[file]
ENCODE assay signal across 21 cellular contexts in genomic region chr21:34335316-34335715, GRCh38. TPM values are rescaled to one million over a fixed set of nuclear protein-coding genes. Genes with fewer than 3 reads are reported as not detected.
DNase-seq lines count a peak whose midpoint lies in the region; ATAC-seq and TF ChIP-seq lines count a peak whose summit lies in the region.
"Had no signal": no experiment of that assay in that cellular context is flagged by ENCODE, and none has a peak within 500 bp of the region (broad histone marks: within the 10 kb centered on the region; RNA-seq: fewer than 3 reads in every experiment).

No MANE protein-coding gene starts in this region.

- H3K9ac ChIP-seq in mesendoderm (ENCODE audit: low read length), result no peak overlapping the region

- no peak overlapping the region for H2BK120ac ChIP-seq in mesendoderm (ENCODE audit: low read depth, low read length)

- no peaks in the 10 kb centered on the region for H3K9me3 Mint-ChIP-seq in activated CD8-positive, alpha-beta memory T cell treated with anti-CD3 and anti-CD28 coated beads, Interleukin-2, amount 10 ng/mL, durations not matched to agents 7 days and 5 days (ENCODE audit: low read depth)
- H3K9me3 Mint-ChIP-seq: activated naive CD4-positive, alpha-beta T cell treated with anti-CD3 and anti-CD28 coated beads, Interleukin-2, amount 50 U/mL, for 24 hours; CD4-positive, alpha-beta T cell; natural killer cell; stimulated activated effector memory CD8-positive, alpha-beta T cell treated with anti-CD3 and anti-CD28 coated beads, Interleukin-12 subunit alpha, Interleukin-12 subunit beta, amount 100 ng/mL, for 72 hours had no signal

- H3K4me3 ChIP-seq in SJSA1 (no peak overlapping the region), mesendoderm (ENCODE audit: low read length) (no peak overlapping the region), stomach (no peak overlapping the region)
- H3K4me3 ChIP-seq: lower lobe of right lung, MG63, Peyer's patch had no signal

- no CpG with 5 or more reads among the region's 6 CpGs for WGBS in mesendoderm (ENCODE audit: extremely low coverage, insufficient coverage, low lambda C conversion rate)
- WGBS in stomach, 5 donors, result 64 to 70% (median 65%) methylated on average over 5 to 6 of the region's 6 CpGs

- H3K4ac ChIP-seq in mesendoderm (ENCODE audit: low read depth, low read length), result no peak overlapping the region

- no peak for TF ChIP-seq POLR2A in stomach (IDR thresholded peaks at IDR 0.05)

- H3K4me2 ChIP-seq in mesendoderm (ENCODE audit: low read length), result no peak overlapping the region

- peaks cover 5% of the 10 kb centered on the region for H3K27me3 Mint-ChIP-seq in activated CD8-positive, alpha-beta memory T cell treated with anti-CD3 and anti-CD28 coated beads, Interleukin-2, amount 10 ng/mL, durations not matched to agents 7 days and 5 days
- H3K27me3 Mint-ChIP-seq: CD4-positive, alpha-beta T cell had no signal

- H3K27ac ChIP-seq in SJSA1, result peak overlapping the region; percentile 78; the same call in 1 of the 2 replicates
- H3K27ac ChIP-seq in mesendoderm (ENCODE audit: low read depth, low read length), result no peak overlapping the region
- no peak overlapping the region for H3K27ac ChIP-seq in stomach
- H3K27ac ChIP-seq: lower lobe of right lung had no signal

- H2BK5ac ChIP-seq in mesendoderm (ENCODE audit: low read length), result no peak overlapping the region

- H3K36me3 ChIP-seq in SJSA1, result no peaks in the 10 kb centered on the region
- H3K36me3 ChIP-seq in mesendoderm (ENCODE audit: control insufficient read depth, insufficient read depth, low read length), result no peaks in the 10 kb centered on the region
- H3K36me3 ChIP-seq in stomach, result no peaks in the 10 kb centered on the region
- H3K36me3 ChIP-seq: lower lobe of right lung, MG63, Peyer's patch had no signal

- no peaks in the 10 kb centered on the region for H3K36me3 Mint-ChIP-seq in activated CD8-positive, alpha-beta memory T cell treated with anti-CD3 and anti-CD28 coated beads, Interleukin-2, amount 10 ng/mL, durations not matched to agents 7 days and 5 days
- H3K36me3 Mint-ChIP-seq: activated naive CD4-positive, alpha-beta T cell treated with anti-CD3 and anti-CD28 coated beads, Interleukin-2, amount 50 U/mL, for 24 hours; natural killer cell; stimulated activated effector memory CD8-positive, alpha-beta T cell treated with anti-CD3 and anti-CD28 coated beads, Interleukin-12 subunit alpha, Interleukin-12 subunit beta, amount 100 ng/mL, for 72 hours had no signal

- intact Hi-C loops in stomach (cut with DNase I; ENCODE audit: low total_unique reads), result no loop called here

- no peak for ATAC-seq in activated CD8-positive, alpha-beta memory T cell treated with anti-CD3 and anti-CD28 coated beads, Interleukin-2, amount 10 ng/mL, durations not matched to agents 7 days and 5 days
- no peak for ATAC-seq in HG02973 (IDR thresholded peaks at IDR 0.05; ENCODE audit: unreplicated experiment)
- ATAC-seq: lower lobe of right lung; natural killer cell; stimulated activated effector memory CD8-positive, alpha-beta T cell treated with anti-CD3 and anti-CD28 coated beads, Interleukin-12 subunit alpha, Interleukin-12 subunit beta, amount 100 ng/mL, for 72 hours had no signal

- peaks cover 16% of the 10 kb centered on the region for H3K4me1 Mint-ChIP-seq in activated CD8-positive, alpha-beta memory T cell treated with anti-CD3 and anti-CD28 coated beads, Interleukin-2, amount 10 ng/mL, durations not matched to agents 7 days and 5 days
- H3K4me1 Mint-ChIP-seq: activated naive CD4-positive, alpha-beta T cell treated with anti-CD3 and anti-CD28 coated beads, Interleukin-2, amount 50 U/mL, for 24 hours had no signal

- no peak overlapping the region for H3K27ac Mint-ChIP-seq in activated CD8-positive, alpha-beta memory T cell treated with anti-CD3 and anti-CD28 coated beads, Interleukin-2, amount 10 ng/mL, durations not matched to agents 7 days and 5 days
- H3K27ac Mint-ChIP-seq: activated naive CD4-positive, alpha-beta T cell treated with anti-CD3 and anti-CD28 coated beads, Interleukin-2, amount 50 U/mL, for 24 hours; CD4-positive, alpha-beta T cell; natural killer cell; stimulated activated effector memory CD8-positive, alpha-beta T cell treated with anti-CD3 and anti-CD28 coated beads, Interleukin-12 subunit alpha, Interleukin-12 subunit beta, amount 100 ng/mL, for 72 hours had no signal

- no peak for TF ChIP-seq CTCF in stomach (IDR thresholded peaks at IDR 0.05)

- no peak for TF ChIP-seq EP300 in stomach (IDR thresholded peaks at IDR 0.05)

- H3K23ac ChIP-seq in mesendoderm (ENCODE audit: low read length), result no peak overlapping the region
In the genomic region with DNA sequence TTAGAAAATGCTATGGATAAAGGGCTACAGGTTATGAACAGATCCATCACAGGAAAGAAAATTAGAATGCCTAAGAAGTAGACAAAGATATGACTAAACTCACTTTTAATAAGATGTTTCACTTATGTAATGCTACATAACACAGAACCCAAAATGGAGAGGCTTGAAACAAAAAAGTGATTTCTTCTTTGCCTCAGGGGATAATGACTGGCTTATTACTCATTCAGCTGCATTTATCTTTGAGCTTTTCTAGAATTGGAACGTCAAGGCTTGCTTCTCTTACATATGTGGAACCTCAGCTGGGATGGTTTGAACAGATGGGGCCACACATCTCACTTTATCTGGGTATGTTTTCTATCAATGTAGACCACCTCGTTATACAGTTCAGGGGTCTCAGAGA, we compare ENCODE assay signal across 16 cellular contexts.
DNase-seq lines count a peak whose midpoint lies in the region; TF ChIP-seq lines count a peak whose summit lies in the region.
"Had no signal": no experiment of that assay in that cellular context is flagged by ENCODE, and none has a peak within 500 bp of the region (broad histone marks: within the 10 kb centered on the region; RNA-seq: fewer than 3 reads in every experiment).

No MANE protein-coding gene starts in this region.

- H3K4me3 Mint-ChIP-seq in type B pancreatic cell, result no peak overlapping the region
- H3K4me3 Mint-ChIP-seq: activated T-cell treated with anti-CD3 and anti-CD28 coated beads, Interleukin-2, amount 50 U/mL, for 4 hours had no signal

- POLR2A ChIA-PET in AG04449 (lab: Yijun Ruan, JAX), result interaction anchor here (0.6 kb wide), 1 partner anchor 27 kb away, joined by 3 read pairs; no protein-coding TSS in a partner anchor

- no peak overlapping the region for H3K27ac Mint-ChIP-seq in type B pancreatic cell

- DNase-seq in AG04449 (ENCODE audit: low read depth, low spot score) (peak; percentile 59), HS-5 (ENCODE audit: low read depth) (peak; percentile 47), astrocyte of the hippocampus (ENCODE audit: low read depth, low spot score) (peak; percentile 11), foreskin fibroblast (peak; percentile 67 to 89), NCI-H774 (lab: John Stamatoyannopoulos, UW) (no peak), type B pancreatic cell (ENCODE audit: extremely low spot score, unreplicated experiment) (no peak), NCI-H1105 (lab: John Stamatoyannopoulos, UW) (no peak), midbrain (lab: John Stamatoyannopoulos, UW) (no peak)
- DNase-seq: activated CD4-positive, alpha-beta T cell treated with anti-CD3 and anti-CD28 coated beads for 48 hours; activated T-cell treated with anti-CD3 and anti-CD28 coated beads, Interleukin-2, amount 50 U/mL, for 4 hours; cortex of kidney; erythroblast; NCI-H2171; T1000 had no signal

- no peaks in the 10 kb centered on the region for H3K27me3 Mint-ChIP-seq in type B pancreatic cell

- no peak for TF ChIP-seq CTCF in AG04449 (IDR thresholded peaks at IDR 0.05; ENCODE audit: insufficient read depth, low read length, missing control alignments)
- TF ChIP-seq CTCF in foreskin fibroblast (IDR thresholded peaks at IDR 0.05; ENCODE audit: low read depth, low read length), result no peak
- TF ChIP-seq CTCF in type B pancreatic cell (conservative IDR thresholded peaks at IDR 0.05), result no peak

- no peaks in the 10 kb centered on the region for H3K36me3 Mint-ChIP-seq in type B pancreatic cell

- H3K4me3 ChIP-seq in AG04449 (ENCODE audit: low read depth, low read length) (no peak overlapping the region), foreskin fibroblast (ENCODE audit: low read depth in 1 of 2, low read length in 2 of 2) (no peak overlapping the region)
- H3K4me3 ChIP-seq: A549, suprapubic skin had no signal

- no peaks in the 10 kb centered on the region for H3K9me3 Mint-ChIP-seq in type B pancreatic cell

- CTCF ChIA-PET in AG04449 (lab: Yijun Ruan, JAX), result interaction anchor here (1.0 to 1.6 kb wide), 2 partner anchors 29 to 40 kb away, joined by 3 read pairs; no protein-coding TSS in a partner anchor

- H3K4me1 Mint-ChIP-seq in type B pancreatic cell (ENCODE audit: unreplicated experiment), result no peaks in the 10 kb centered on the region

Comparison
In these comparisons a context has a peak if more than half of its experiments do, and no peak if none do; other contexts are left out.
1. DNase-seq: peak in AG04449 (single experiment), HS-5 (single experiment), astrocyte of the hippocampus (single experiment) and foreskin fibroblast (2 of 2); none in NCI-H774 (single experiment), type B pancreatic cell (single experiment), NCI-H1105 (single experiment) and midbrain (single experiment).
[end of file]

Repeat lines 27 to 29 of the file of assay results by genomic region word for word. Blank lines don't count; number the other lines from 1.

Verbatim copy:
- no peaks in the 10 kb centered on the region for H3K36me3 Mint-ChIP-seq in activated CD8-positive, alpha-beta memory T cell treated with anti-CD3 and anti-CD28 coated beads, Interleukin-2, amount 10 ng/mL, durations not matched to agents 7 days and 5 days
- H3K36me3 Mint-ChIP-seq: activated naive CD4-positive, alpha-beta T cell treated with anti-CD3 and anti-CD28 coated beads, Interleukin-2, amount 50 U/mL, for 24 hours; natural killer cell; stimulated activated effector memory CD8-positive, alpha-beta T cell treated with anti-CD3 and anti-CD28 coated beads, Interleukin-12 subunit alpha, Interleukin-12 subunit beta, amount 100 ng/mL, for 72 hours had no signal

- intact Hi-C loops in stomach (cut with DNase I; ENCODE audit: low total_unique reads), result no loop called here